*Chicken stock can be very salty, especially the cubed kind.  I used half a cup of stock for this, but most people seem to like a stronger flavour than me.  Or maybe I don't tolerate salt as well.

Jan 20, 2014

The drought

I've done close to nothing this week, for two not very good reasons.

The first is the heatwave we've had in Melbourne.  Four days over 40°C in a row, preceded by some almost as hot days kinda beat the house into submission.  Mornings were spent going to sensibly cool places like the toy store (a new train set to abate the boredom), the supermarket (who doesn't love going down the up-escalator?) and appointments.  We even ventured Bub's first zoo visit early Monday morning.

BERNINA 350 PE: The quilting modelThe other reason is shopping. 
I've currently got two, almost three, sewing machines on my radar and I've been researching and comparing them in the time I would normally spend using them.

I've finding it hard to choose between the Bernina 350 PE and the Brother NV-400
The first is around double the price of the second, but with a 10-year warranty (10 or 2 times more than the other).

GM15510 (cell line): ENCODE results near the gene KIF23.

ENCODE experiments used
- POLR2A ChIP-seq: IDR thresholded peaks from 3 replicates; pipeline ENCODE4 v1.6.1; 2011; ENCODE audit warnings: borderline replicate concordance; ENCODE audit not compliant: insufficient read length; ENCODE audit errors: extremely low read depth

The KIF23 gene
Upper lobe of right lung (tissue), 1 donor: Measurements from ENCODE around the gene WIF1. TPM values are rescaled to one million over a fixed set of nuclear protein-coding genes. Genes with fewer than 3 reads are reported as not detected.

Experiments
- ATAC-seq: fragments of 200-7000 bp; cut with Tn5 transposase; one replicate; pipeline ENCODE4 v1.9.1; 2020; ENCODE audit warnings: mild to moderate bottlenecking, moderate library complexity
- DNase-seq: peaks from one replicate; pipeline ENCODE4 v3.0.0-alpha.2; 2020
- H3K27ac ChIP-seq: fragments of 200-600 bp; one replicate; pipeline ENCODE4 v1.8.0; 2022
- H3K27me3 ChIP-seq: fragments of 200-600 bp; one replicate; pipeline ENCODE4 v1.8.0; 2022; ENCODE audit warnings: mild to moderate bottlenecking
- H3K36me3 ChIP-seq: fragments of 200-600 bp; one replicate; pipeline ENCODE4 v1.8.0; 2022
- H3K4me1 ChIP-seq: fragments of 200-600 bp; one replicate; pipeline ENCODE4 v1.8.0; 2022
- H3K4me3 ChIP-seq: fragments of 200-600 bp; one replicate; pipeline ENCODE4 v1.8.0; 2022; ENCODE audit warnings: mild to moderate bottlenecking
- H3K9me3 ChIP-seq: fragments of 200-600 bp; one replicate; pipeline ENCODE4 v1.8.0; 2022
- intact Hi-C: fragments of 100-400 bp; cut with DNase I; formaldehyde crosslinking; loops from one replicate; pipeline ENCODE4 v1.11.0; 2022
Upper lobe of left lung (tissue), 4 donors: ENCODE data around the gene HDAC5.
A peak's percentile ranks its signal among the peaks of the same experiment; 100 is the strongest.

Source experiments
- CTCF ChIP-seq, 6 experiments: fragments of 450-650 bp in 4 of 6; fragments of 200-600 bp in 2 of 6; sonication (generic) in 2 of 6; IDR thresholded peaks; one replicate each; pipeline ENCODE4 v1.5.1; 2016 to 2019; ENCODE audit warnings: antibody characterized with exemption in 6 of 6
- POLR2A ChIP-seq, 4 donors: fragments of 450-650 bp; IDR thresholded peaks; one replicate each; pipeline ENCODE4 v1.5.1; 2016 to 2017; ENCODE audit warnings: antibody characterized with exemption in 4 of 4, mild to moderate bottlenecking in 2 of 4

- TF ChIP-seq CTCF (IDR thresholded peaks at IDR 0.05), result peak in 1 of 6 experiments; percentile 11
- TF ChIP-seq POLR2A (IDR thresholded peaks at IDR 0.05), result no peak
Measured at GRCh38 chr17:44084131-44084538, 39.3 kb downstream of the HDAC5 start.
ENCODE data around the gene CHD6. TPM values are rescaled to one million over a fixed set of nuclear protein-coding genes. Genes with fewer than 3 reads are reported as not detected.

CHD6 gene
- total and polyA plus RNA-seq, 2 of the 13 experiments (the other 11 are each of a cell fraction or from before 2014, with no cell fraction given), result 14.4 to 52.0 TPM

The Brother has more stitches to choose from, but there are a lot I'm unlikely to use.  It does have three alphabets, rather than Bernina's two.
But the Bernina is so robust, and strong.  You can see how one could spend a lot of time on this choice.

And then my sister said "Have you considered Husqvarna?..."  So now the Opal 650 has taken my eye.  It's price is helpfully between the other two.

Anyone got any solid advice out there?  


Jan 18, 2014

Tip of the day: Fitting your craft time around your baby time

When they nap, you craft.  

Do the desperate must-do tasks* - chuck on the laundry or whatever is time dependent, do the baby's dishes, feed yourself - then skip the emails, the book, as well as anything you can do while Bub is up (i.e. other housework).

Then start your craft.  Start as soon as you can.  It doesn't matter if it's thinking, planning, organising, doodling, actually putting needle to fibre - start.

And here's the antithesis of that advice:  Don't put off starting because the baby 'might wake soon'.

This hesitation is the Achilles Heel of all Bubbamummas.  It's a furphy, a ruse, a con.  
Of course she might wake soon, but she might not...  What if you knew you had a solid 40mins guaranteed?  You'd start, yes?  Well, pretend you do and begin.  Even if she does wake in 5 mins, which she sometimes will, you'll have made a dint in something. And that's something!